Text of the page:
NAME:PANAGIOTIS BOUROVILIS IB1 HISTORY HL DATE:27/02/2013 PAPER 3 ESSAY: CAUSES OF THE FEBRUARY REVOLUTION (1917) The February Revolution of
For many revolutions people may argue different reasons why that particular revolution was caused, but there often one that is the primary cause. The Russian Revolution began February 1917, many people in Russia lost faith in their government, especially since they had not done so well to begin with when they participated in World War I. Which resulted in a lot of expenses. Others may argue that since Tsar was an unproductive leader and because of the decisions he made when he was in power that influenced the Russian Revolution. Although Tsar’s weak leadership may have influenced the Russian Revolution, World War I was the main cause of the Russian Revolution because it destroyed the economy, which led to riots and many people
This downfall came due to the amount of soldier and horses being placed into the war leaving the peasants at home with a loss of man power to continue a, "standard of living"( Causes of the Russian Revolution 2). Due to the decrease in man power, and materials to use at the home front, prices increased and a hunger endemic began. With hunger increasing and inflation of prices continuing strikes began, which eventually stopped transportation. When the transportation stopped supplies and food did not get to the soldiers at war decreasing the amount of people who believed in the czar. The goal of the peasants of the Russian Revolution of 1917, was to gain a new leader and for their voices to be heard. In March 1917, a riot of peasants, and soldiers stormed the streets with the support of the Duma, a group of government officials, forcing Nicolas II out of power.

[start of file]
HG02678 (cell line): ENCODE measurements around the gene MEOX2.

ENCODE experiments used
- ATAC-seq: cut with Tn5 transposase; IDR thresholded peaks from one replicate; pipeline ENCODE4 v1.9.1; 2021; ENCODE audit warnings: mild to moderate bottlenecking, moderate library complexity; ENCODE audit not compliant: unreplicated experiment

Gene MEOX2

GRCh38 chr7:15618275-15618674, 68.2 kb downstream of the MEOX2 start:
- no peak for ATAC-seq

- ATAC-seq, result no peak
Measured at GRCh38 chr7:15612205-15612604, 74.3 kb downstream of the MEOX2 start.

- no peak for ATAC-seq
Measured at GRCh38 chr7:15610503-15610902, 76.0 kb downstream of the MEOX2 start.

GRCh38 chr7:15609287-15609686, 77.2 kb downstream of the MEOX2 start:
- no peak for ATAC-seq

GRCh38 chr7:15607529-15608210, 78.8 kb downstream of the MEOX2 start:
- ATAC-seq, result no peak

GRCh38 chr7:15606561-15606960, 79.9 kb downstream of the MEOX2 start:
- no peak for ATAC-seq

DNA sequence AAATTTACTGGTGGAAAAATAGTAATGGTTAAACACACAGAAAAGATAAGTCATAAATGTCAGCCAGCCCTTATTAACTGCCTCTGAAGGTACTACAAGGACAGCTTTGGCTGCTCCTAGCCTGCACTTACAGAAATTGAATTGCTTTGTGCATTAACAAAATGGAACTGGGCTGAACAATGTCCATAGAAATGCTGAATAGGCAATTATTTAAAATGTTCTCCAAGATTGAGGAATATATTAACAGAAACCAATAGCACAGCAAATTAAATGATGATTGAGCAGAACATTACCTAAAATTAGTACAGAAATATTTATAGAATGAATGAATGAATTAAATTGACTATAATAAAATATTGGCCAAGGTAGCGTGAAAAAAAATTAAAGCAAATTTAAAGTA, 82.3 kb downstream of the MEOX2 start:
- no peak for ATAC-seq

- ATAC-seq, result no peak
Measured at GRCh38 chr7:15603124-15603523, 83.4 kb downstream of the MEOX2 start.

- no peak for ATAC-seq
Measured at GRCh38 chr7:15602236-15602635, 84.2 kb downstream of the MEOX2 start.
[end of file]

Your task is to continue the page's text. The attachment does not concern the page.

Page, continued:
Russia's overthrows and shortage caused revolutionary upheaval and massive inflation, which led to deprived infrastructure. During World War I, Russian society naturally caused great dissatisfaction among the serfs. As the revolution wore on, numerous reform and Tsar Nicholas II, a ruler, tried to change Russia's social structure and government. Among the masses, there was discontentment with Russia's social system and living conditions. Laborers worked and lived in horrendous conditions, which played a crucial role in aggravating the condition of workers and peasants. As a result, peasants starved and Russia’s armies were overpowered on the battlefield because much of its terrain was occupied by enemies. Hence, Imperial Russia was a
Another reason for the fall of Tsarism in 1917 that was highlighted but not caused by the war is the fact that Russia was a difficult country to run. Russia's economy was backward compared to those of other Western countries, 4/5 of it's population were peasants, who were more often than not illiterate and lived in severe poverty. Although by 1917, improvements had been made to the
In Yekaterinburg Russia, Tsar Nicholas II and his family were executed on July 17 1918, bringing an end to the three-century-old Romanov dynasty. They were murdered by Bolshevik troops led by Yakov Yurovsky , the commandant of The House of Special Purpose. Following WWI, sever strain was placed on Russia's weak